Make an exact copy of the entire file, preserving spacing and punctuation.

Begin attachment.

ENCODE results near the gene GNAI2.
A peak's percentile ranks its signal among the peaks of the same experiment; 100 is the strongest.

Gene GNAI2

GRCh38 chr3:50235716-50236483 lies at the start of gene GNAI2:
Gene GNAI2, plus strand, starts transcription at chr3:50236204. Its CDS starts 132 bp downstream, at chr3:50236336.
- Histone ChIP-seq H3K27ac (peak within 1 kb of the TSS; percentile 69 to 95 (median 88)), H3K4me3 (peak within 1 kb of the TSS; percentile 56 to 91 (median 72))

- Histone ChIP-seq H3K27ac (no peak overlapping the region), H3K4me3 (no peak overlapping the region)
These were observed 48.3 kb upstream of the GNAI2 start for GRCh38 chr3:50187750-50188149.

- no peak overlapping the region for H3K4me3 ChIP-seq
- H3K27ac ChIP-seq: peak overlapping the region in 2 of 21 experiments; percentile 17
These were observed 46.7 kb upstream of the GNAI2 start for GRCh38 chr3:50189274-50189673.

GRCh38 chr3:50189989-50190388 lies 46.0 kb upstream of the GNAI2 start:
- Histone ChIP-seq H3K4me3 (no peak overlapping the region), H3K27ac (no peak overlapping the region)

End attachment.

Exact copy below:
ENCODE results near the gene GNAI2.
A peak's percentile ranks its signal among the peaks of the same experiment; 100 is the strongest.

Gene GNAI2

GRCh38 chr3:50235716-50236483 lies at the start of gene GNAI2:
Gene GNAI2, plus strand, starts transcription at chr3:50236204. Its CDS starts 132 bp downstream, at chr3:50236336.
- Histone ChIP-seq H3K27ac (peak within 1 kb of the TSS; percentile 69 to 95 (median 88)), H3K4me3 (peak within 1 kb of the TSS; percentile 56 to 91 (median 72))

- Histone ChIP-seq H3K27ac (no peak overlapping the region), H3K4me3 (no peak overlapping the region)
These were observed 48.3 kb upstream of the GNAI2 start for GRCh38 chr3:50187750-50188149.

- no peak overlapping the region for H3K4me3 ChIP-seq
- H3K27ac ChIP-seq: peak overlapping the region in 2 of 21 experiments; percentile 17
These were observed 46.7 kb upstream of the GNAI2 start for GRCh38 chr3:50189274-50189673.

GRCh38 chr3:50189989-50190388 lies 46.0 kb upstream of the GNAI2 start:
- Histone ChIP-seq H3K4me3 (no peak overlapping the region), H3K27ac (no peak overlapping the region)